In the first turn, however, the driver notices how easily the Corvair steers and how it handles much more like a modern car, even on its tiny 13-inch tires. The Mustang requires a firmer hand and likes to be muscled around. Its leaf springs locate that solid axle, well, solidly, but the axle can jitter a bit on bumps. The brakes on both cars are poor by today’s standards, but will stop the car quickly — once. The Corvair dives much less on braking, since so little of the weight is up front. Both cars require some dizzying wheel twirling with roughly four turns lock to lock, and both lean like that famous Italian tower during very spirited cornering, but remain manageable and even fun to drive.

On the highway, the Corvair is the easy victor in fuel mileage. My Monza will achieve 25 miles per gallon in full highway driving, but about 20 mpg in mixed driving. The Mustang manages about 17-18 mpg regardless of driving style.

Unfortunately for Chevrolet, people in 1965 wanted the easy power of the Mustang over the lithe, nimble-handling and economy of even the base Corvair. Only the 180-hp Corsa turbo could attempt to run with the base Mustang V-8, and the Mustang could handle pretty well with the GT package, too. It’s hard to call a winner here. The Mustang has effortless power (even though a Kia Sportage will outrun it today), and the Corvair handles easier and more gracefully. Take your pick.

Interior and Amenities

Both of these cars were basically basic. The Mustang has a simple instrument panel with horizontal speedometer and gauges for fuel and engine temperature. Oil pressure and battery charge made do with simple red lamps. The Corvair has a round speedometer and fuel gauge, and lights for engine temp and oil pressure, battery charge and blower belt. (It is very important that the blower belt stays on the Corvair, since the cooling blower is run by that belt.) To be fair, both cars had optional complete instrumentation in top-of-the-line GT and Corsa models.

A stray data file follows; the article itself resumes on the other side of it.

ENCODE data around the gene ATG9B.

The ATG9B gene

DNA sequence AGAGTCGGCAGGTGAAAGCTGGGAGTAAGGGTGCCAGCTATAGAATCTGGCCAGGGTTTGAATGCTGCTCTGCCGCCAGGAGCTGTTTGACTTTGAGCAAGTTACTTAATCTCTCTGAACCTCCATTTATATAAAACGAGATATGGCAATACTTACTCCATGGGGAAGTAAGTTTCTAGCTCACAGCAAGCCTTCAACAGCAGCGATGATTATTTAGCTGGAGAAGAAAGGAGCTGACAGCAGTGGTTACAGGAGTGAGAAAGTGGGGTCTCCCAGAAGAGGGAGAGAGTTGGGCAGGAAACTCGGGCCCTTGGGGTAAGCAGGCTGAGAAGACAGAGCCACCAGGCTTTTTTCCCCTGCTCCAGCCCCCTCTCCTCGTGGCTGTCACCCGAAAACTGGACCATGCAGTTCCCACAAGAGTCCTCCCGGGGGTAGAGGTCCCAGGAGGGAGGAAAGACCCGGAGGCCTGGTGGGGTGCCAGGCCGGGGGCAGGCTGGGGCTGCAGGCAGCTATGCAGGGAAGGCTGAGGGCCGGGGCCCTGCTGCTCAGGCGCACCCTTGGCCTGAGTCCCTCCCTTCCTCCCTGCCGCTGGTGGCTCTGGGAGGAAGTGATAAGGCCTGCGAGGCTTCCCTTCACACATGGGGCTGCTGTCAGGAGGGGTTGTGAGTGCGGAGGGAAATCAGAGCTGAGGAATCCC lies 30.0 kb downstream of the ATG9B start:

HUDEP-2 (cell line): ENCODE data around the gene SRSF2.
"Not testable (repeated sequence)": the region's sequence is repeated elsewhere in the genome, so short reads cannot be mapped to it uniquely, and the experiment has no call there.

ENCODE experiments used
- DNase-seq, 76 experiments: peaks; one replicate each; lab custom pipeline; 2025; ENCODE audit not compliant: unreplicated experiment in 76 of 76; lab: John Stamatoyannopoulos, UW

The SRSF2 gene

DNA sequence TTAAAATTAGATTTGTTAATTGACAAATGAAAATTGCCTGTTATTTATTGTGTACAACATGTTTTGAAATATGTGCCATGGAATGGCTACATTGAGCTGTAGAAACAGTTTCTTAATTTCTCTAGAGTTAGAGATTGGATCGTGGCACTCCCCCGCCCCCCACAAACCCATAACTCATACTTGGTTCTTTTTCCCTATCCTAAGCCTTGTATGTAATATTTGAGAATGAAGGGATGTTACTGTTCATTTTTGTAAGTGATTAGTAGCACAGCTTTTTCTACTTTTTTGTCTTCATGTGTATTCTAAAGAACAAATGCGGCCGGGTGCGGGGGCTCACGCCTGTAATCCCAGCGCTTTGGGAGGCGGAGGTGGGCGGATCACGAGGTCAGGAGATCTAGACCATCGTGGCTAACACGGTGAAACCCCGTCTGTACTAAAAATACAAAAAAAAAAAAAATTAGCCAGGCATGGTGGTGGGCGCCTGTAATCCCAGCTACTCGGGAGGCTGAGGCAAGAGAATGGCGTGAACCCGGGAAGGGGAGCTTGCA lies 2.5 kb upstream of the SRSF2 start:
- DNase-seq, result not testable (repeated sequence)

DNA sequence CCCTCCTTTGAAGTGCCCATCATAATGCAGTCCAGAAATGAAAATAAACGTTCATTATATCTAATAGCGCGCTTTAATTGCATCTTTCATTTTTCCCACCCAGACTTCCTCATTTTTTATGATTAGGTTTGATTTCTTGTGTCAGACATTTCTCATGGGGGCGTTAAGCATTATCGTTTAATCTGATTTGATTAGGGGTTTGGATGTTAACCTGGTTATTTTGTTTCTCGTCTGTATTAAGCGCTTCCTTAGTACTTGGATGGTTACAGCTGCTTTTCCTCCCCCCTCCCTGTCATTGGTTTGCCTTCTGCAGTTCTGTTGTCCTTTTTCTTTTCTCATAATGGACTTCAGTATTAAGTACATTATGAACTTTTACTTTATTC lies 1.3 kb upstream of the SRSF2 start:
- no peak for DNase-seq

I am six feet tall, and in my opinion, the Mustang has a better driving position. The seats are a bit nicer, and the footwell a bit less intrusive. The Corvair’s wheelwells invade the floor area, unlike the Mustang with its expansive hood that goes on for miles. One thing the Mustang earns complete victory for is the heater. The Corvair’s “air pushed by the exhaust manifold” heating system doesn’t come close to the Mustang’s water-filled heater core. Plus, the Corvair’s fan must push all that hot air forward, against the grain, so to speak. Additionally, it is smart to carry a carbon monoxide detector in a Corvair, because an exhaust leak could really ruin a driver’s day. Plus, if the Corvair leaks oil (and some do), the smell makes it into the car. This system may be the car’s biggest shortcoming. On the plus side, at least the passenger side fresh-air vent isn’t a door on the heater box as in the Mustang.


These days, the Mustang is obviously the more popular collectible. Magazines are devoted to it, almost every part is reproduced for it (with varying quality), and they are plentiful. Prices are all over the map, depending on the model. The Corvair, on the other hand, has always unfairly suffered from the Ralph Nader stigma. Most Corvairs are inexpensive to buy, but smart research is in order when shopping. Corvairs are just cars, but with partially aluminum engines and “strange to 1960s America” transaxles, they are slightly different animals.

Owning them and loving them both, I must cop out and refuse to choose a victor. The cars are so different in execution, yet so similar in size and purpose, that readers should choose for themselves.